The nutrients in fats and oils are necessary in our diet yet you won’t see a Fats & Oils food group on My Plate. That’s because fats and oils come from foods already part of the five food groups. The fats and oils we eat originally come from animals, vegetables, grains, dairy and even fruits.
But not all fats and oils are equally healthy. Making healthier food choices begins with learning about the different types of fats.
There are three types of fats: saturated fats, trans fats and unsaturated
Saturated fats and trans fats are solid at room temperature. Meat and dairy products are high in saturated fats and trans fats are created from vegetable oils exposed to a chemical process called hydrogenation. These two types of fats raise LDL cholesterol blood levels which can lead to higher risks of heart disease, stroke, high blood pressure and other health problems. You should avoid or limit foods containing saturated fats and trans fats, which include:
- Butter, milk fat, beef fat, chicken fat, cream, solid shortening, lard, some margarines, baked goods, snack foods and other processed foods made with partially hydrogenated oils.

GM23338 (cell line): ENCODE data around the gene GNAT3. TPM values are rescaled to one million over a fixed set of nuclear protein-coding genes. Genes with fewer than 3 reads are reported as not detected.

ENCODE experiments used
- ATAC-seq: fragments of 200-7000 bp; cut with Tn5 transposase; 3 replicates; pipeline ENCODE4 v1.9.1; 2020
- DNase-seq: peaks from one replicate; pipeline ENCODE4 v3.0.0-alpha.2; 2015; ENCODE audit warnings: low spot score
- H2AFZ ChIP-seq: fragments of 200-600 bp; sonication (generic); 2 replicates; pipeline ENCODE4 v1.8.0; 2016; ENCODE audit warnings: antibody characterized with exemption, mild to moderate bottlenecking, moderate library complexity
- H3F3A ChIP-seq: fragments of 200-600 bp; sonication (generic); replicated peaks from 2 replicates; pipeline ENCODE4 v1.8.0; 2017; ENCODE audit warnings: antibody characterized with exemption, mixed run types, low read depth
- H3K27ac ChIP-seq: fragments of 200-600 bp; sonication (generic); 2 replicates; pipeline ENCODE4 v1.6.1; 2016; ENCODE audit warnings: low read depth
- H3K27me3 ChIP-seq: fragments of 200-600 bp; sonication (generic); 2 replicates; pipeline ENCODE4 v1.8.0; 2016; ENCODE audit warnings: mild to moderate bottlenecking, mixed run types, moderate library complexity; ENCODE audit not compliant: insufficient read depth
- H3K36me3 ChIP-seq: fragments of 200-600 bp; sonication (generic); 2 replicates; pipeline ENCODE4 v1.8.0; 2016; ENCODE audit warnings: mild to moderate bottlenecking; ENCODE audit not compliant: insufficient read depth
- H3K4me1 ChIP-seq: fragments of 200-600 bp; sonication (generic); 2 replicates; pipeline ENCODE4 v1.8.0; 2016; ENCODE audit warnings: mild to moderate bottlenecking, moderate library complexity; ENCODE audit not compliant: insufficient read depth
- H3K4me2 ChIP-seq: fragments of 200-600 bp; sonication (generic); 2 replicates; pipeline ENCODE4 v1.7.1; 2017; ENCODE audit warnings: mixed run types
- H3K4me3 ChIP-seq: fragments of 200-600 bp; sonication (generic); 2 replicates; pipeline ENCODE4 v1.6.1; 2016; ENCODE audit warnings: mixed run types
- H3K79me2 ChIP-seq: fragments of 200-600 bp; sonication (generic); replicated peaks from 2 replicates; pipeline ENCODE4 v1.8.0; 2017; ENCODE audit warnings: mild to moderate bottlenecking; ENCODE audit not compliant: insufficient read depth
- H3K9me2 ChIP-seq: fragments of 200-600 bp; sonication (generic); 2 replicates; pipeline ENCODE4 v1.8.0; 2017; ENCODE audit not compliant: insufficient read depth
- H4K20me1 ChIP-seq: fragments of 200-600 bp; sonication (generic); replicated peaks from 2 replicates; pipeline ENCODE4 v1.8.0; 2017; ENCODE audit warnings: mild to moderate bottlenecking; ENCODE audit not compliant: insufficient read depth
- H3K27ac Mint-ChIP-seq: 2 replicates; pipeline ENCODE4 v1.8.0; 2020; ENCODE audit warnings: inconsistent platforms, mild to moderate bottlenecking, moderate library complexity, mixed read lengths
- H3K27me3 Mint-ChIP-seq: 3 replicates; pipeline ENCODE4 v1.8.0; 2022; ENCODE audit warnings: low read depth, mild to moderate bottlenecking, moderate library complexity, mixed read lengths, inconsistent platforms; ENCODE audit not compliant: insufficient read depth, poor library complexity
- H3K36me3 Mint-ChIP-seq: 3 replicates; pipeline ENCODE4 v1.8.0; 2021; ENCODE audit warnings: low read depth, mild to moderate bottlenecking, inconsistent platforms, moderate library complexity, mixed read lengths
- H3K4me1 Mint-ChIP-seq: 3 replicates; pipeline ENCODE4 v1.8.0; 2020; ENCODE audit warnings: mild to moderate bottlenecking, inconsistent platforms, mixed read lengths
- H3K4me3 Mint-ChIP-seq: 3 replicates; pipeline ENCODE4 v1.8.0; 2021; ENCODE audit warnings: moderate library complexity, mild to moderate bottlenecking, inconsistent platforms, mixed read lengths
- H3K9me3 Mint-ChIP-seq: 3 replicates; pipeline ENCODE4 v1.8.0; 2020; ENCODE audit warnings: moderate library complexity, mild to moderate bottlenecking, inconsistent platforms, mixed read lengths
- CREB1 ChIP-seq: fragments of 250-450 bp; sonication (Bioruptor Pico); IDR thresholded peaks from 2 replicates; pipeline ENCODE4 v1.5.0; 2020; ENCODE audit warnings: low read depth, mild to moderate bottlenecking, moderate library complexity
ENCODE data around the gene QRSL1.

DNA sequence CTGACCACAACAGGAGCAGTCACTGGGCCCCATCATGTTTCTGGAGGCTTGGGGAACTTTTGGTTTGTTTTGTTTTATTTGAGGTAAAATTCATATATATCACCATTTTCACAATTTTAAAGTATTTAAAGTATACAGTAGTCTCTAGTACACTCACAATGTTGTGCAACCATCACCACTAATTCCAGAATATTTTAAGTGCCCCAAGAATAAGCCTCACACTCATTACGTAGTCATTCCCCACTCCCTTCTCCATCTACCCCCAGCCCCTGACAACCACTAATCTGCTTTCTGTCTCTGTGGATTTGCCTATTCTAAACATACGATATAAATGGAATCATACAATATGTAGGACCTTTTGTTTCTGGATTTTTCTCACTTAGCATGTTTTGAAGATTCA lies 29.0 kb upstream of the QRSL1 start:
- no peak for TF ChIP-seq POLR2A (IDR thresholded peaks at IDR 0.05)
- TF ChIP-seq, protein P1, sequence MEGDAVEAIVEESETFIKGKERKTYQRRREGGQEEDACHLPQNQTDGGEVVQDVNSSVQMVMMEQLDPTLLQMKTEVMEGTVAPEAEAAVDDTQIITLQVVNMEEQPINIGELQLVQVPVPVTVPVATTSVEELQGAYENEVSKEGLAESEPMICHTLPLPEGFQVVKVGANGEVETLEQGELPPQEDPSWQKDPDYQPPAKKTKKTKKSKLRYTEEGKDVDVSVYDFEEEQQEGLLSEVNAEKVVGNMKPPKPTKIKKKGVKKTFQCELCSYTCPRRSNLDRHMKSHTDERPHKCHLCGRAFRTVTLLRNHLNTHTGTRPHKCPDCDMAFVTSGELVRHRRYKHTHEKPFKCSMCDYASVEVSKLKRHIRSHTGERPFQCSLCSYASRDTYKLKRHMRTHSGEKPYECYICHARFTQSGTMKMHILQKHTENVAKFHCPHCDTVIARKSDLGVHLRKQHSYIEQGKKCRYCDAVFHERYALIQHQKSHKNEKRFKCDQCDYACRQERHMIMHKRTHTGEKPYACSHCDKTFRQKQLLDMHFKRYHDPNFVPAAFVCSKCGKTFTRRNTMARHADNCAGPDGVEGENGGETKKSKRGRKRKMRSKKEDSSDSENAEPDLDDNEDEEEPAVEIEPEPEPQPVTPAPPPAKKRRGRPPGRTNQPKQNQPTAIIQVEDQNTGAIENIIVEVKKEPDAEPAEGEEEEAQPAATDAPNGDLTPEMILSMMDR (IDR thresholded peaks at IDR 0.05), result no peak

‘Good’ fats or unsaturated fats (also called monounsaturated and polyunsaturated fats) help to lower cholesterol levels in the body and may decrease your risk of heart disease and other serious illnesses. Healthy oils are liquid at room temperature and come from grains, vegetables, fruits, nuts, and seeds. Healthy fats are also found in fatty fish, nut butters and avocados.
What to Eat? Choose these foods as part of a healthy diet
Foods with unsaturated fats include:
Fatty Fish: current dietary recommendations are to include fish in your meals at least twice a week. Fish high in omega-3 fatty acids are salmon, albacore tune (fresh and canned), sardines, lake trout and mackerel.
Oils: when cooking or baking replace solid fats such as butter or margarine with oils from plants such as corn or canola oil. Try olive oil in homemade salad dressing or to sauté vegetables, seafood, meat and poultry. Peanut oil is especially good for high heat stir frying and making popped corn.
Flaxseed: add ground flaxseed to breakfast cereal, yogurt, baked goods, mixed dishes, and casseroles. Other popular seed choices are sunflower, pumpkin, sesame and poppy. Store them in the fridge or freezer because the delicate oils can spoil in warm kitchens.
Nuts: In addition to heart healthy fats, nuts are a good source of protein, fiber, and a variety of vitamins and minerals. A handful of nuts and apple slices make for a filling and well balanced afternoon snack.
Avocados: Avocados not only contain unsaturated fat, but are also packed with folate, Vitamins C, E, B6, potassium and fiber. Add the nutty and creamy flavor of cubed or sliced avocado to salad, salsa, eggs and sandwiches.